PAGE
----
Friday, June 26, 2009

Michael Jackson 'Beat It' To Death

Just when you were getting over the death of Ed McMahan or hearing about Farrah Fawcett, everyone went wacko for Jacko’s departure.  Not that there needs to be another “Michael Jackson Dead at 50” blog article—considering everyone and their siblings (Jermaine) are throwing in their two cents—but can’t people just chill out.  Maybe I have no room to speak here since I did gain some notoriety when David Foster Wallace committed suicide but I will nonetheless.

All the news has been talking about is Jackson this and Jackson that, meanwhile there are still things going on with Iran, North Korea, the Rep. Gov. of South Carolina, and some football coach got gunned down in his weight room.  It always seems that when shit hits the fan for the GOP, poof Michael Jackson dies, and guess what gets the coverage.  CNN, the big networks, ET Exclusives, number one on Twitter, it is big news but why does anyone really care.  I didn’t get all up in arms by the fact that no one gave a shit on TV when DFW offed himself and he was pretty much my God.  I don’t think toning down the MJ love will bother anyone too much.  Besides, these are the same folks that talked about how his dermatologist was taking him to Mexico to get his little Jackson bleached so it couldn’t be identified in a lineup.  And the last “megastar” you say, have people already forgotten Britney? 

But it is funny how celebrities always go in threes and how these three—McMahan, Fawcett, and Jacko—were at the top of their shitz in something.  McMahan was a part of the most viewed television program ever, Fawcett had the most sold poster ever—um, ger, by the way—and Jackson had the number one selling album of all time. 

But even though he was clearly the King of Strange as well as the King of Pop, his career was one of my first clear-cut memories.  At a year and a half, I remember without a doubt when the video for “Thriller” premiered and waiting for it beforehand.  I remember this because nothing before or since scared the piss out of me more than that video.  I wouldn’t even watch it again until I was 15—but then I did I saw what a little wussy I was as a kid. 

So now that the man with a million faces is no more, I will leave you with Triumph the Insult Comic Dog covering one of the Michael Jackson pedophilia trials.  Enjoy. 

Wednesday, June 24, 2009

David Sedaris Signed My (And Friends) Shit

Winston Salem—Just got back from a book signing with David Sedaris at the W-S Barnes & Nobles at about 2:15 am and wow. First of all, really nice guy, he is probably still there signing books—its about 4 in the morning now—which he started an hour before his scheduled reading, which lasted an hour, that began at 7 pm. And this all takes place in the middle of week where he does this same thing every night and I doubt he will be getting any sleep. But he was still gracious.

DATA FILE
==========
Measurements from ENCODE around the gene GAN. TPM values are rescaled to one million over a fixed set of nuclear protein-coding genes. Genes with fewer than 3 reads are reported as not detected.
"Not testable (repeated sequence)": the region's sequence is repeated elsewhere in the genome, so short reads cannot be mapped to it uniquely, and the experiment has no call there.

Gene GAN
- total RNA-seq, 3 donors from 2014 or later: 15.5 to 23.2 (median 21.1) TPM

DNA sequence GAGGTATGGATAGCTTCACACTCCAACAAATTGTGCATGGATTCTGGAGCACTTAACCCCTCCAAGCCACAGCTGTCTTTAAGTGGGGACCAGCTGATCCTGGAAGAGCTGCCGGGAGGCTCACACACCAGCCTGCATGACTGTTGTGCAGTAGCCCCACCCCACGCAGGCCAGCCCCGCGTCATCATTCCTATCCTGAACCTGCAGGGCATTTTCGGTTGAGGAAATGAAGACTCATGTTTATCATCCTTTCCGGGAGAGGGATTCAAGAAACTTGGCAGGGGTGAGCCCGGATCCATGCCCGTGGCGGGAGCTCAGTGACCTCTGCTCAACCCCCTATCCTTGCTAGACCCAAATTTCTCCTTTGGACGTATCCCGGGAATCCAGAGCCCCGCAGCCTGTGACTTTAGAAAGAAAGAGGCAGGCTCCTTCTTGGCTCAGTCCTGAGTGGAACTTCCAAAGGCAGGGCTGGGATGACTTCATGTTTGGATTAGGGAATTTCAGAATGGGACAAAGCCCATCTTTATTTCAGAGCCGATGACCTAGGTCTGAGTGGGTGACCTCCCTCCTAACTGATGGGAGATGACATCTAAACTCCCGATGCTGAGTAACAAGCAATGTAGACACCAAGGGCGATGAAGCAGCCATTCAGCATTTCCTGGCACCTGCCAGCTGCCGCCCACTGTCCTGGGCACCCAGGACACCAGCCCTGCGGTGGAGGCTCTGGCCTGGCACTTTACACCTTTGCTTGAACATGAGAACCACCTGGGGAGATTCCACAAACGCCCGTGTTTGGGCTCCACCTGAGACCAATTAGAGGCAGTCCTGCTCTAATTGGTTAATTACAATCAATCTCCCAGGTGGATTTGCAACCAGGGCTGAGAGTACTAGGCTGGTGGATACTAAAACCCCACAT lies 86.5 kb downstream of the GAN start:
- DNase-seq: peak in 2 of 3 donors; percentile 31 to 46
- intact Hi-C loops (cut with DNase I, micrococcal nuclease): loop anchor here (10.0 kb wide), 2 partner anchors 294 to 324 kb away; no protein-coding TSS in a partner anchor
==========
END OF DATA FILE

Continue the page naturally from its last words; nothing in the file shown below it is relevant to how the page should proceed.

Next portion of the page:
The reading was great, he read through three pieces—(1) a work of fiction in the form of an email about a girl who basically ruins another woman’s life and this is sort of an apology but is more of a means of her trying to justify her actions including steeling the woman’s husband and paralyzing her and then at the end we learn it was her sister; (2) a piece published in The New Yorker called “Author, Author?” that he read in part because it took place here in Winston Salem about his travels on the book circuit, the funniest part of which was from a reading he gave in a Costco or something in Canada that no one attended where he sat next to a sign that read “No Pictures” making him think of the fact that nothing made those shoppers happier than not taking that asshole’s picture; and (3) excerpts from his diary that included things like a girl working at a hotel who risked her job to take him to the hospital when he had a kidney stone and when he got to her car all he thought of was the fact that her car was filthy.

I have never seen a turnout for an author like the one he received. Something like 650 people showed up to get books signed and her him read. I talked to one of the girls who worked there—bless her and all those folks for staying through the night—and the only thing that even compared, she said, was when the final Harry Potter book came out, but “never has there been anything like that for a signing.” And even though it was clearly a long day and everyone wanted all kinds of things signed—I myself had seven books signed, one for me, two for the female companion, three for a couple we met there and went out to dinner and for drinks with, and one for me ma—he took the time to say a little something to each person who waited, asking questions and such. For example, he asked me if I’d seen Up—he is currently obsessed with it—which I have, and asked if I cried—I did get teary eyed—and asked about each of the people I was getting books signed for and also what I do and so on and so forth. I told him about the sports writing and he said I didn’t look like a sportswriter, which I always take as a complement, citing my hair and glasses.